6 Ways a Smarter Office Saves You Money

6 Ways a Smarter Office Saves You Money

By Megan Porter

New energy standards require business owners to update the lighting systems in their workplace when they are tackling a lighting renovation. While the initial investment may seem like a nuisance, when you use less energy due to energy efficient lighting technologies, you also save on costs. Businesses that may have been slow to update their energy infrastructure will now come face to face with the operational benefits that come with smarter offices.

Many lighting control systems increase energy savings automatically so you and your employees can focus on your business while the controls take care of improving your workspace's energy efficiency. There are many other practical benefits, including the real-time data that decision makers can use to track and analyze energy use and then adapt accordingly.

Luckily for small business owners, most of the needed technology has been in the marketplace for years now with proven results. Below are six proven examples of how smart offices can save your business money.

1. Occupancy sensors
Occupancy sensors are the most common and easiest way for businesses to save on operational expenses. In fact, the first evolution of occupancy sensors has been around for over 20 years.1 The concept is simple. When employees are not using a space, the lights turn off, which saves on electrical costs as well as the cost of replacing lamps. While some office spaces will be used throughout the day, many individual offices, conference rooms, storage and warehouse space, bathrooms and more do not need constant illumination. With occupancy sensors, employees do not need to turn on lights when they enter a room and, more importantly, do not need to actively turn them off when leaving. This means that when rooms are not being used, business owners will not be unnecessarily using energy. Even small offices can benefit from proper light usage, but the larger the office the more opportunities there are to optimize their lighting needs.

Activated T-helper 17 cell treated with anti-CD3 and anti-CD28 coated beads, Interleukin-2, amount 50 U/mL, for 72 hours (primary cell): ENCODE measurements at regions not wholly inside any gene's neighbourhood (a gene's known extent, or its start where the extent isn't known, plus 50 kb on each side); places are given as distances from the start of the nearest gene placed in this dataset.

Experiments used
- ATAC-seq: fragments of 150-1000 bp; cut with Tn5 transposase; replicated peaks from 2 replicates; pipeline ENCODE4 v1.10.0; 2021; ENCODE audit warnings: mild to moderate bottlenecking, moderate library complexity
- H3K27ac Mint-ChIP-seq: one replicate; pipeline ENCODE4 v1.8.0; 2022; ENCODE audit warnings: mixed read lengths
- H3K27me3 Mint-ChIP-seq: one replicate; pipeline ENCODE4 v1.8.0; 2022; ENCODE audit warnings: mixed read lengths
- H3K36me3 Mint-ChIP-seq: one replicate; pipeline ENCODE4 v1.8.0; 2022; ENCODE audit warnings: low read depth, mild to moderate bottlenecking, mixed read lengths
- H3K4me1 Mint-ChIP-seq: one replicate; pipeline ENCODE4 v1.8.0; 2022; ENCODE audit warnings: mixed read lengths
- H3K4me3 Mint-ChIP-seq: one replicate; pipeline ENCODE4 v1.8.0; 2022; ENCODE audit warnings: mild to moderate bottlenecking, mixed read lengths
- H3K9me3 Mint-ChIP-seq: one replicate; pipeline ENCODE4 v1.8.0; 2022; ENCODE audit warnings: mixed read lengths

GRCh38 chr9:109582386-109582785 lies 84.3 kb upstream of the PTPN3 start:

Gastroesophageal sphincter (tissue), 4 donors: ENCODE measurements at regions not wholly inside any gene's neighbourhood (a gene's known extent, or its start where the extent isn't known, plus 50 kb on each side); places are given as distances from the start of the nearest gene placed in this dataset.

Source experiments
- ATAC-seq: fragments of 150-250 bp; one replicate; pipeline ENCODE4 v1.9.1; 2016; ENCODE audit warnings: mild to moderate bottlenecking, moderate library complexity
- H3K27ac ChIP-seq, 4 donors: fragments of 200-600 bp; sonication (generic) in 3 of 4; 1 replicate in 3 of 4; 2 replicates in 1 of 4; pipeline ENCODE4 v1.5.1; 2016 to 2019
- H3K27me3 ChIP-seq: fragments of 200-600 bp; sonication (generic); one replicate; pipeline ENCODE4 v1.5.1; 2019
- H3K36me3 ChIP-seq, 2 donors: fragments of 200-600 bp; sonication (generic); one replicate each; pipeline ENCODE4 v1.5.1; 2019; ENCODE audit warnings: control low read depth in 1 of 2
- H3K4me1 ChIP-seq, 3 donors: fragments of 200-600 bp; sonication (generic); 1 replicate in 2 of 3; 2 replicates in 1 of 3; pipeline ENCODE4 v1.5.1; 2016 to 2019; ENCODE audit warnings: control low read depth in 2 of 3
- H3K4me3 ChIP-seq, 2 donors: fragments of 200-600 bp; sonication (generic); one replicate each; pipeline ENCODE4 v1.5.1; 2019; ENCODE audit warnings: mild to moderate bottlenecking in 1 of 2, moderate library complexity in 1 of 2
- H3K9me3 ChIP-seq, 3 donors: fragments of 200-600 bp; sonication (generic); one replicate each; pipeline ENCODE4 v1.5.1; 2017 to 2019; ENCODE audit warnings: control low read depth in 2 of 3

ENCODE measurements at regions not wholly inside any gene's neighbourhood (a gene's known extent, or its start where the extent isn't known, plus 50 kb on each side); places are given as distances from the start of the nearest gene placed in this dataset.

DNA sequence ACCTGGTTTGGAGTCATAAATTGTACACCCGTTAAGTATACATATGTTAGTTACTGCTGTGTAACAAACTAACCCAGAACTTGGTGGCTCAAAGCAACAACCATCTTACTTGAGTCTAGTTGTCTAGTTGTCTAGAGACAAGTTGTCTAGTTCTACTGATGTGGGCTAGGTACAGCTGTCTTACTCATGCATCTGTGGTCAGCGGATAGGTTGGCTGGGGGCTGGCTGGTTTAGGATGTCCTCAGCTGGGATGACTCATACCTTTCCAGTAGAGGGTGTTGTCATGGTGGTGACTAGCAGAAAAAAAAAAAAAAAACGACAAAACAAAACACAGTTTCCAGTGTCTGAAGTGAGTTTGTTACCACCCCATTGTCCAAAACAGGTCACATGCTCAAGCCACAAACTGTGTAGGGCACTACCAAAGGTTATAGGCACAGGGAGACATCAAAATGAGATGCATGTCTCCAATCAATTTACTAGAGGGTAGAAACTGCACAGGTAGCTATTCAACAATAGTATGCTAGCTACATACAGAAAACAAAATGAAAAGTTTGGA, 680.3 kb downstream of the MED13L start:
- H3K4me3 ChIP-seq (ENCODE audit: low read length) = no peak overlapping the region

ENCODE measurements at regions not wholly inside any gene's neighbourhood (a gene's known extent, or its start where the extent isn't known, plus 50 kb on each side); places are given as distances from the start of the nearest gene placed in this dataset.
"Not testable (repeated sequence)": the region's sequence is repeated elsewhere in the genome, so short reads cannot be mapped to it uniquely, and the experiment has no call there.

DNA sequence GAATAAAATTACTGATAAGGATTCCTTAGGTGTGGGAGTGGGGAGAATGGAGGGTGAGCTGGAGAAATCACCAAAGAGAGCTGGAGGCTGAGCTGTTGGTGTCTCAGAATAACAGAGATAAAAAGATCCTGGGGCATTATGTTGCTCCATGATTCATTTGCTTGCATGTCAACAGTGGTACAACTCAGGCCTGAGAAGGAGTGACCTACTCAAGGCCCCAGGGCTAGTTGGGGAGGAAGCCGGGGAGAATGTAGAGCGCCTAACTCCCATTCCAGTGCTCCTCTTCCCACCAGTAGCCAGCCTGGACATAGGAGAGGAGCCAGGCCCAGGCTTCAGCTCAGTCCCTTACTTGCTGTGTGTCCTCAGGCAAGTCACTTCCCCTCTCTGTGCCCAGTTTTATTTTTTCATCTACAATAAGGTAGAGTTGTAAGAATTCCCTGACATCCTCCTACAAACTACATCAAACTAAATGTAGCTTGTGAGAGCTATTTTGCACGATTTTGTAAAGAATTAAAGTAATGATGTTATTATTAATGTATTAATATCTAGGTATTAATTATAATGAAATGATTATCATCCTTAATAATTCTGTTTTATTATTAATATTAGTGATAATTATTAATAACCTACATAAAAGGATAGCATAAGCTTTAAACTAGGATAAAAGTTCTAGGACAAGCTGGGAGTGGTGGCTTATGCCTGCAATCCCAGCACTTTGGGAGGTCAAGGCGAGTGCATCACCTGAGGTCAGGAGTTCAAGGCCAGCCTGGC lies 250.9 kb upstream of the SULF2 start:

2. Heating, ventilation and air conditioning (HVAC)
While stand-alone options will save on energy and costs, lighting control systems can automate, analyze and control energy systems in real time. For example, some occupancy sensors are now equipped to detect space temperature and provide feedback to the HVAC system. This is done through infrared sensors that detect changes in a room within their line of sight and/or ultrasonic sensors that use high-frequency sound to detect motions.2 As offices further integrate with their lighting control systems, employees can use the real-time data to see if a conference room is open.

3. Automatic daylight dimming
Automatic daylight dimming, or “daylight harvesting,” controls a room’s lighting by the amount of natural light it detects. It utilizes a light sensor that can measure the amount of illumination in a given space. The light output is then adjusted based on the desired level.3 This works particularly well for any space near windows such as corridors, private offices and certain cubicles. Make sure the initial commissioning and calibration of the light sensor is done correctly. If done poorly, the lighting sensors may over illuminate or not provide enough light for a given space, annoying employees and not providing the proper savings.